"Parent Peggie Myers said her daughter, also a junior, was afraid she'd be unable to get the letters of recommendation she needed for her application to Columbia University's summer school program, which she was in the process of applying for last week. "The pressure these kids are under is ridiculous. It's out of control," Myers said. "Something has to give, and it can't be the emotional health of our children." "So no, I didn't want her taking the standardized tests," Myers said. "It's not going to get her into a better college."" (

Ms. Myers was outraged when the CVESD superintendent called her in and told her she was being transferred in August 2004 in order to improve the educational program. She claimed it was a violation of the contract that she not be given a more specific reason.

But it didn't bother her one bit that another teacher was transferred without any meeting with the superintendent, and absolutely no reason given. In fact, the transfer was done to aid the cover-up of illegal actions by members of the Castle Park Five. In that matter, Myers was represented by Stutz, Artiano, Shinoff & Holtz.

Sadly, Myers has climbed her way to the top of Chula Vista Educators, thanks to assistance from Jim Groth. (She is president; he preceded her in that position.) The two of them have repeatedly shown themselves willing to discard the contract and the law in order to achieve power for themselves.

CVESD's own Jim Groth tells it like it is--sort of

From San Diego Education Report Blog:

Thursday, October 18, 2007

Jim Groth's October report to San Diego teachers
Jim Groth of the California Teachers Association Board of Directors (and Chula Vista Elementary School District) likes to explain how things work at CTA--leaving out some important facts. Here are some snippets from his October 2007 report entitled, appropriately enough, "Power and Resources."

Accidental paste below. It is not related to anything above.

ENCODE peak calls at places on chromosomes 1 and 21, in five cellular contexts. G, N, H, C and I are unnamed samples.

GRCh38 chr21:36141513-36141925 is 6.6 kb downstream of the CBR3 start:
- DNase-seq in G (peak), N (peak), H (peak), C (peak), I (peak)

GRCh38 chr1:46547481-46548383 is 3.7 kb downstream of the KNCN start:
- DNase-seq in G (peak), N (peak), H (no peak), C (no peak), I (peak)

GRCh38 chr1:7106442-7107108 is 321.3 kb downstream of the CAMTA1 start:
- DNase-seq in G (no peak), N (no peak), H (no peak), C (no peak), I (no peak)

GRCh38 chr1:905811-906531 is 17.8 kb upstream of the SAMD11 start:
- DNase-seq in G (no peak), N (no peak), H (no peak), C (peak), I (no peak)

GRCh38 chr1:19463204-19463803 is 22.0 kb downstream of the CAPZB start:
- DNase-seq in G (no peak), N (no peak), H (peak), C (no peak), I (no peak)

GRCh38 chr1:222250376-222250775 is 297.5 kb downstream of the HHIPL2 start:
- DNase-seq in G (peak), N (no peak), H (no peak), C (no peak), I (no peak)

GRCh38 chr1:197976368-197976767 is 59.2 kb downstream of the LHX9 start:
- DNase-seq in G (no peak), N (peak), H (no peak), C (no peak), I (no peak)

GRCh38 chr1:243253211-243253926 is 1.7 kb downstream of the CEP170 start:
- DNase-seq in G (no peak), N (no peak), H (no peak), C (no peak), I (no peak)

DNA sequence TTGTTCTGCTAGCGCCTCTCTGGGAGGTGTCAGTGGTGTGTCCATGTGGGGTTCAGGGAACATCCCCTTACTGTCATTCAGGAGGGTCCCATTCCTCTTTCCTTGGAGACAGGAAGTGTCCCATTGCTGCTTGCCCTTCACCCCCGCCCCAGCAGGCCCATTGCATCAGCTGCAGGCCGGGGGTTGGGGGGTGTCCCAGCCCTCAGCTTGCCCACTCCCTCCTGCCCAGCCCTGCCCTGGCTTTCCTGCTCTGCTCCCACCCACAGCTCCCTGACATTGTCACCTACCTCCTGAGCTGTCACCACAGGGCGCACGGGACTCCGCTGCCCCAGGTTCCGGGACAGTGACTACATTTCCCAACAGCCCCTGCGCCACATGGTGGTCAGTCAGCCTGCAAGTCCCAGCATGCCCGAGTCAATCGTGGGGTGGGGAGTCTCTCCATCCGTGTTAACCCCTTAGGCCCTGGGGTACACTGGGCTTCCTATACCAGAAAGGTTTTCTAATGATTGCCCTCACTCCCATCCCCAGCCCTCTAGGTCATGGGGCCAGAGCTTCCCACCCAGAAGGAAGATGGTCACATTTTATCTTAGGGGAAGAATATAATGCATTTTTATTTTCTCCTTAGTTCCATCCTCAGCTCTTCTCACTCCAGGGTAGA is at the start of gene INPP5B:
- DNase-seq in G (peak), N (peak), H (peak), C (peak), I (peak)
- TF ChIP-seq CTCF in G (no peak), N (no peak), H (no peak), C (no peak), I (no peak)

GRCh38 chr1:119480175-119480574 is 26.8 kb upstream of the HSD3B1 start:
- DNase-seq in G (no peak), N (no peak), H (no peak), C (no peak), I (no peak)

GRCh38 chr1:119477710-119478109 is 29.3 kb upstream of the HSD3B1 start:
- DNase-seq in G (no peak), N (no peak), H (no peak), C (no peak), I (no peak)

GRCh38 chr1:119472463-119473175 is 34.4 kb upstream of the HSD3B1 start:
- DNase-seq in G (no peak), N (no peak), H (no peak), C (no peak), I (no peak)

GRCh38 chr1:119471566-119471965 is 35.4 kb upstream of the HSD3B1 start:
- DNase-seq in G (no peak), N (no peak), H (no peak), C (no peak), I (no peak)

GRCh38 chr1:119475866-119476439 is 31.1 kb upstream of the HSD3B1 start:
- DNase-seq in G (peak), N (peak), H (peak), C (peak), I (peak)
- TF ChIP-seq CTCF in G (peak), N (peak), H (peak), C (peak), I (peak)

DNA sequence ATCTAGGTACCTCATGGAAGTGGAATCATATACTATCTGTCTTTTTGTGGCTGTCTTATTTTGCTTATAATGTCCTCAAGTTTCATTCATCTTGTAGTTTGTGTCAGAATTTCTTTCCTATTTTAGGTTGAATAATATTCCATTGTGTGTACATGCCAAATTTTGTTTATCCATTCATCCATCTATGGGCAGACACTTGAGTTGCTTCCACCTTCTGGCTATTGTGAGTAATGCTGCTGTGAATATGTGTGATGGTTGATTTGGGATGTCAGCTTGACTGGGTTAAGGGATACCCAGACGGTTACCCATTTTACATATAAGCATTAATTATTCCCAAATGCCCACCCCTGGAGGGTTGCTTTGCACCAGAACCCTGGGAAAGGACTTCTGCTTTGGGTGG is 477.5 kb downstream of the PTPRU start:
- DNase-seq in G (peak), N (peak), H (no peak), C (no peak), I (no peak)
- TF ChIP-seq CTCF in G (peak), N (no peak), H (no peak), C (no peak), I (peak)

1) Jim says:

"Legal Services is 3.6% of CTA dues. Legal Services provides CTA members and Chapters with comprehensive legal protection."

What Jim doesn't say:

"The 'comprehensive legal protection' only applies to teachers who are in favor with Beverly Tucker, the CTA chief counsel. These include child molesters like Albert Truitt, and probationary teachers who flunk exams, but not victims of crimes committed by me and my friends, such as the crimes committed at Castle Park Elementary School in CVESD. People like me and Robin Donlan and Peggie Myers are the ones who get the comprehensive protection, not competent, innocent teachers."

2) Jim says:

"Governance is 4.3% of CTA dues. Governance includes all direct membership involvement in the control, operation and direction of CTA."

What Jim doesn't say:

"The salaries of us folks who run the union are none of your business. But someone who will reliably parrot what Beverly Tucker and Carolyn Doggett dictate, and never disturb our board meetings with complaints about illegal actions and actions that harm children, can conceivably become president and live in luxury in Burlingame with a very comfortable income."

3) Jim says:

"The CTA budget is broad and far-reaching. It provides the financial resources so that we can exercise our power..."

What Jim doesn't say:

In this case, I've got to give Jim credit. He said it all.